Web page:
My kind of Western. So this is about a half white, half Apache man (Paul Newman) who inherits a property and moves back to civilization. He faces the scorn of some passengers on a stage coach due to his ethnicity, but the tables may be a turning when they find themselves needing him. I didn’t know anything about this before I sat down to take the time, but I will always give a Western the benefit of the doubt, given the affection I have towards the genre. I was blown away with not only how good this is, but also how I’ve gone so long without ever hearing about this.
Believe it or not, I’m really not all that familiar with Paul Newman’s library; I’ve seen Butch Cassidy and the Sundance Kid, and I’ve seen the Hudsucker Proxy, but that’s about it. I have to say, the man has an incredible screen presence about him, and it is the kind that makes you instantly gravitate towards him. He even manages to successfully pull off playing a half breed, which is nuts, because he is about as Aryan as they come. He plays one cool cucumber that has one-liners for days, and watching this movie really made me realize what helps the most to crafting the anti-hero: make him a man of few words. There are a few speeches Newman’s character of John Russell doles out, but for the most part, he sticks to abbreviated responses of five words or less. It gives him an air of extreme confidence that makes you want to be that character.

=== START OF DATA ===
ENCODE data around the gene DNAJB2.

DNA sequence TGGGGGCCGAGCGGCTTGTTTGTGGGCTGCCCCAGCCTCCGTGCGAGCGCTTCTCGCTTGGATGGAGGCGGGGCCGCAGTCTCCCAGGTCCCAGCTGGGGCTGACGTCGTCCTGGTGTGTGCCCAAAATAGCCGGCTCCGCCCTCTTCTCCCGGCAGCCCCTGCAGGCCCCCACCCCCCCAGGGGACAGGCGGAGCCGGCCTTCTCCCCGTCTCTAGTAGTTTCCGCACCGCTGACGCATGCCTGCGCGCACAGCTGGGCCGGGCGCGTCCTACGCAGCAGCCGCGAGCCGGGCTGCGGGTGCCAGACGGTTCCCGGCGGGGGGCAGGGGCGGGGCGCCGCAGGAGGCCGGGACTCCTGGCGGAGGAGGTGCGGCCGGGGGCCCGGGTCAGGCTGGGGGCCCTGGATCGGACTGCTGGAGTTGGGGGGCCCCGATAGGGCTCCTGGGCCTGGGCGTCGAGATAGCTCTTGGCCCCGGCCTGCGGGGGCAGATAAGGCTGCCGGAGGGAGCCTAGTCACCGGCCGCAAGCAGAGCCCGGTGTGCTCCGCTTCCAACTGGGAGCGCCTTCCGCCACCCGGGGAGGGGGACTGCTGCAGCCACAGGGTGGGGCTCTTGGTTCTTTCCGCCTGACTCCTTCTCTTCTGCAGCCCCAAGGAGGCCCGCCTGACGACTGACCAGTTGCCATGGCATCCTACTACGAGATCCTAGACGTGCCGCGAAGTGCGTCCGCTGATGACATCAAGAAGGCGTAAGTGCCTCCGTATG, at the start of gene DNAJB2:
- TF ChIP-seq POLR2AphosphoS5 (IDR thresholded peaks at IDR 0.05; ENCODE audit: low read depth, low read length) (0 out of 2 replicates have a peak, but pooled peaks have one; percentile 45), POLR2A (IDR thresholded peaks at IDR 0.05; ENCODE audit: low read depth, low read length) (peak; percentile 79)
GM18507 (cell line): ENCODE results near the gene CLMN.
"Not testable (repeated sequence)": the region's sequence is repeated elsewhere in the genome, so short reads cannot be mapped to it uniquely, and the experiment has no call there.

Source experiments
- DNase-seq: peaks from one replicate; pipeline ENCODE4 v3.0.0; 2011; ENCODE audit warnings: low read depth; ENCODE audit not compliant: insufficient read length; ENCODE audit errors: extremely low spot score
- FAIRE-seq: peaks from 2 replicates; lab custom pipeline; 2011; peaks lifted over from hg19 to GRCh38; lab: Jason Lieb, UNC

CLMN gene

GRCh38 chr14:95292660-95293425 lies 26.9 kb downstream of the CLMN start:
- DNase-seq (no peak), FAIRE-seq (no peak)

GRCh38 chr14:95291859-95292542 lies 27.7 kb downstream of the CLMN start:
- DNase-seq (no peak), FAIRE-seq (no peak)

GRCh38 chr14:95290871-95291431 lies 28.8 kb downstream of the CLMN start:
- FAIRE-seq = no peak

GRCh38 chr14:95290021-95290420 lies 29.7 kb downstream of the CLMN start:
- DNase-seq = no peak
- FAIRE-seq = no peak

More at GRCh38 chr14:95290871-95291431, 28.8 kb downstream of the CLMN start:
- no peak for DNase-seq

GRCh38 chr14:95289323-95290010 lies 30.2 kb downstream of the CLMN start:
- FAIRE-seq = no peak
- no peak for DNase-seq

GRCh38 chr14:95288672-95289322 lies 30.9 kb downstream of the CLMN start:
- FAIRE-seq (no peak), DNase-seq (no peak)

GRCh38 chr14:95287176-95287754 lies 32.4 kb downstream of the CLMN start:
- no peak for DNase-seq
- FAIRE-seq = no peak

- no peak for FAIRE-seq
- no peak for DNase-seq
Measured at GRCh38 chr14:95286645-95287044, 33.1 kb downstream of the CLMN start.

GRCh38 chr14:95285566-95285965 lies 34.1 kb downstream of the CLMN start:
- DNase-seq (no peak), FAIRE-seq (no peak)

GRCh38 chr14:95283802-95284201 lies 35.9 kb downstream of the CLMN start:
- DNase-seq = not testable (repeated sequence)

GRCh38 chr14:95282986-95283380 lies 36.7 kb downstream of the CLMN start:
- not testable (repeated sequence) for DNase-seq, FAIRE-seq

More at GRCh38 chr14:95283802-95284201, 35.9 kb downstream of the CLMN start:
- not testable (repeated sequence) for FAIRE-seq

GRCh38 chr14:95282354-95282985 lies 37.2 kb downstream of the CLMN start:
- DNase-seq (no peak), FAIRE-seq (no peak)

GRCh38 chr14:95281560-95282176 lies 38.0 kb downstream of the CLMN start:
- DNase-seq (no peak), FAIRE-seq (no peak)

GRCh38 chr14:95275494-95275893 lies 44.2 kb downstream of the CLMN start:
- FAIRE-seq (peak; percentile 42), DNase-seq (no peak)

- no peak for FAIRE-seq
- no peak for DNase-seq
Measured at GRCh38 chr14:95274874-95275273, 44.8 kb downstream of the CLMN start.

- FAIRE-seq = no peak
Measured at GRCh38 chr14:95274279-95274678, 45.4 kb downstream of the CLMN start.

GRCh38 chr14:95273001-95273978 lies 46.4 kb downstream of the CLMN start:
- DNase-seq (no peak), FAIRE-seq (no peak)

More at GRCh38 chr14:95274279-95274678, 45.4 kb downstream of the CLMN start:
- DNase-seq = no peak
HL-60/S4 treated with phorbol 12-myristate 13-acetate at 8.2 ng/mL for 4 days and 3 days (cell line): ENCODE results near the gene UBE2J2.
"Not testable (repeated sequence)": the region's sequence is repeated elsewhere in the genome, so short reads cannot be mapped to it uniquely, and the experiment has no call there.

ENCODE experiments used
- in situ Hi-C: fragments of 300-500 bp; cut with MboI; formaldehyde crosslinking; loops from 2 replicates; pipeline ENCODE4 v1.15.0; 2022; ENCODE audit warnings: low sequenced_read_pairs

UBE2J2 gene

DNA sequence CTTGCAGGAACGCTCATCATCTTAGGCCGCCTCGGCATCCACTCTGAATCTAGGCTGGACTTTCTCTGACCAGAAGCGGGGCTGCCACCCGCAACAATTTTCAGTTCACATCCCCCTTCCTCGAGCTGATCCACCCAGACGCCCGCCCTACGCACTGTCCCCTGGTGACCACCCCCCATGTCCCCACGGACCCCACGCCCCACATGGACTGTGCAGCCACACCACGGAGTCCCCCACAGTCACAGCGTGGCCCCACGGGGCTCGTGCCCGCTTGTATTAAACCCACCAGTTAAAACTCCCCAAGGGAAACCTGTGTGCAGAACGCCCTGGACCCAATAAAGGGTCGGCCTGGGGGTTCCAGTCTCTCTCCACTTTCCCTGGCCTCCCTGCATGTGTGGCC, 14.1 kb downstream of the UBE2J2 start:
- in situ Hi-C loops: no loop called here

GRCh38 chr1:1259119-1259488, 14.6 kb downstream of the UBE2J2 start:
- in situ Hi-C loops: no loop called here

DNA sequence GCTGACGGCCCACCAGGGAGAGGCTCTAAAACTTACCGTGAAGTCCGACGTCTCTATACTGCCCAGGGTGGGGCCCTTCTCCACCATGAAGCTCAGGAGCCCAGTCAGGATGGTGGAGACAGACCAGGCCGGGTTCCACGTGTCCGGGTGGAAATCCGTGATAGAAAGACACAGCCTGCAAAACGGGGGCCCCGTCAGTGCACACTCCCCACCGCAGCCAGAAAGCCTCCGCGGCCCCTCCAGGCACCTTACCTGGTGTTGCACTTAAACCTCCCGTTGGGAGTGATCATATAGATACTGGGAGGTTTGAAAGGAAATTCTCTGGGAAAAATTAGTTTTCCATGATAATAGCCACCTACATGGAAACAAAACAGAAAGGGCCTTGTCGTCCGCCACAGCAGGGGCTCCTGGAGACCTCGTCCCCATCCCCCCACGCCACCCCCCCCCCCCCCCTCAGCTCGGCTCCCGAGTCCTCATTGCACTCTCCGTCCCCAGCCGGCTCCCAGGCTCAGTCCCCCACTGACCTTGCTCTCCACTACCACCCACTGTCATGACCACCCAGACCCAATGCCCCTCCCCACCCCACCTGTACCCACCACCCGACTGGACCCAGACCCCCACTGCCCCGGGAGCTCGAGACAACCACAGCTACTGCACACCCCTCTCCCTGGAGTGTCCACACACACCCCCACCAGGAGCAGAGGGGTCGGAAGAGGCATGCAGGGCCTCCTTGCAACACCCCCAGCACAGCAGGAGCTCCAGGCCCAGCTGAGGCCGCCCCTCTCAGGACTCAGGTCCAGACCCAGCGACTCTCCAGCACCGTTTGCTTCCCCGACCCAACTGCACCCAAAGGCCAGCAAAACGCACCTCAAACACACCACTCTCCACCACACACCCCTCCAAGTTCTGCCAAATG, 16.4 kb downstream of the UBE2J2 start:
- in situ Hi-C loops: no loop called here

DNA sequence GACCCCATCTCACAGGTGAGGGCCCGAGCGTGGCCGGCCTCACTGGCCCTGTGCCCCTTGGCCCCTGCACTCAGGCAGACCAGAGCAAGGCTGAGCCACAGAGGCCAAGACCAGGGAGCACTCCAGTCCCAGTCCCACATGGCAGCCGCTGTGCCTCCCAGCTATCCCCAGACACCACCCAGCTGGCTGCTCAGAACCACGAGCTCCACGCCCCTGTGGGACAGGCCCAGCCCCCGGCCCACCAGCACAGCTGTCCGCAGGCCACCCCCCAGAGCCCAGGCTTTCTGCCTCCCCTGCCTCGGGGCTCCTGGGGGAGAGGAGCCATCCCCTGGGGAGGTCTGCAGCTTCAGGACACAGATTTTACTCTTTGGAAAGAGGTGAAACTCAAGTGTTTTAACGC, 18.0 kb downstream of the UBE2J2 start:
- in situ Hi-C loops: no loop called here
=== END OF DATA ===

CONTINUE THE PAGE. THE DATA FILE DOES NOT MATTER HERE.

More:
Apart from Newman, all of the other supporting characters are great, and you have a very memorable villain played by Richard Boone. You understand the dichotomy of the relationships of all of these passengers, and it helps to build this microcosm in this small little carriage. They actually have some pretty insightful commentary on race relations; I know here it is specifically Apache by name, but you could easily exchange any minority for the discrimination that these people are facing. This is a sleeper Western that not many people talk about; and I can only imagine that is because it’s not 100% feel good (I don’t want to get into spoilers). The print of this that is currently available in Netflix is in super-clean HD, and looks like it could’ve been shot yesterday. There’s a brilliant scene smack dab in middle of this that just made me want to cheer, and this is a must-see for any Western lover.
Hombre (1967) ****1/2
– Critic for Hire